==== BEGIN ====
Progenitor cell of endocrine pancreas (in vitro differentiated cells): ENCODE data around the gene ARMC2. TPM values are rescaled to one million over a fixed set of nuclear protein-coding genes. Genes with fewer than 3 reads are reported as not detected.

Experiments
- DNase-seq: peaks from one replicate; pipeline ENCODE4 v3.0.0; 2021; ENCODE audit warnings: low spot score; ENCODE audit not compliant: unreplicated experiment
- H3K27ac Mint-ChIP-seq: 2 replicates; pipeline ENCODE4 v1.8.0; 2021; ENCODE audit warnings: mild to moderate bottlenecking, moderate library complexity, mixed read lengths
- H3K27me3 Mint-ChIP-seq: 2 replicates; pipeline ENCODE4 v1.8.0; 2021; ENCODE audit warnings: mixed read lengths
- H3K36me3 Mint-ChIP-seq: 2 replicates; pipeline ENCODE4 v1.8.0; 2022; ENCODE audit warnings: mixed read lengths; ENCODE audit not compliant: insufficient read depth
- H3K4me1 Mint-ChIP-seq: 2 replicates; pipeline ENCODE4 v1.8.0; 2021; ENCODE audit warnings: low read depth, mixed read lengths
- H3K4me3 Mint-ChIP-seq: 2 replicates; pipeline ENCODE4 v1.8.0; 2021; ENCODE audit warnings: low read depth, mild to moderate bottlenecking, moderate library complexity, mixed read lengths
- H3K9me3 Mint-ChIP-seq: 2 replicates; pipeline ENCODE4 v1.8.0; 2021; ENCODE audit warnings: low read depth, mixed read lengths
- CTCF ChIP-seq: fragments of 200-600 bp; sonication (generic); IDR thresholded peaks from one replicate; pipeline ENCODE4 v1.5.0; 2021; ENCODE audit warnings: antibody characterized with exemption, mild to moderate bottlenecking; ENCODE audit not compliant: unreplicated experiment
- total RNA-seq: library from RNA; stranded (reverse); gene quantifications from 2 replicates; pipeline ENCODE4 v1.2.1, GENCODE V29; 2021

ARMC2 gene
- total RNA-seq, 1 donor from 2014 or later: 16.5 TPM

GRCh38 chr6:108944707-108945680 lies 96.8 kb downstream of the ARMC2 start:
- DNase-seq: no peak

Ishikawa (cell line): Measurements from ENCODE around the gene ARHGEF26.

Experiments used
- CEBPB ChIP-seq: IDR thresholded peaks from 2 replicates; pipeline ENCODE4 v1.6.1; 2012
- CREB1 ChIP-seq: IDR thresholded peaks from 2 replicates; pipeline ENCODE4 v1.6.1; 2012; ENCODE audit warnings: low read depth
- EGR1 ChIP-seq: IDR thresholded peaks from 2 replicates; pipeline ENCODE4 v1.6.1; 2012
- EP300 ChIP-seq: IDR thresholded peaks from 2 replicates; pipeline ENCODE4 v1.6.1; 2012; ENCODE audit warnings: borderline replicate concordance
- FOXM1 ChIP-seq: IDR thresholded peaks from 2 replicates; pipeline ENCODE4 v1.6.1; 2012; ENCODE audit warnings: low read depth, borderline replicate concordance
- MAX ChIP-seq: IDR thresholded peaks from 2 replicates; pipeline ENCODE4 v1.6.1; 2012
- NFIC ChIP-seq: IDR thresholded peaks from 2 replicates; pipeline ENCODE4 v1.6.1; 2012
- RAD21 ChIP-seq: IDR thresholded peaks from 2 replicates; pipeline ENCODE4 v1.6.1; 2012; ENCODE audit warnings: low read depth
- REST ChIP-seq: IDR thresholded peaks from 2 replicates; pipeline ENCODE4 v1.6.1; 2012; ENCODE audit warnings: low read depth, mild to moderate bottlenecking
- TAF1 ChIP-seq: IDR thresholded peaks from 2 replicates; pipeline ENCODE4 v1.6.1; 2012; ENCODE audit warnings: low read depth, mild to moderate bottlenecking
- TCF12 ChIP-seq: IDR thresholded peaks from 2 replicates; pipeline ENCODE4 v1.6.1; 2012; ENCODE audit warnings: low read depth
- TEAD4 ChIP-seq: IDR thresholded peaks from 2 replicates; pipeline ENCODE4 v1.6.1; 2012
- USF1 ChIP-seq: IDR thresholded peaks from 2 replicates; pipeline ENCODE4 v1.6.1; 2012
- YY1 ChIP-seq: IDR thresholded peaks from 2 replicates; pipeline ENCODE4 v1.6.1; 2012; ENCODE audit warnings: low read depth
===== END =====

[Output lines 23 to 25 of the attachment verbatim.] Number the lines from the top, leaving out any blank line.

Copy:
- MAX ChIP-seq: IDR thresholded peaks from 2 replicates; pipeline ENCODE4 v1.6.1; 2012
- NFIC ChIP-seq: IDR thresholded peaks from 2 replicates; pipeline ENCODE4 v1.6.1; 2012
- RAD21 ChIP-seq: IDR thresholded peaks from 2 replicates; pipeline ENCODE4 v1.6.1; 2012; ENCODE audit warnings: low read depth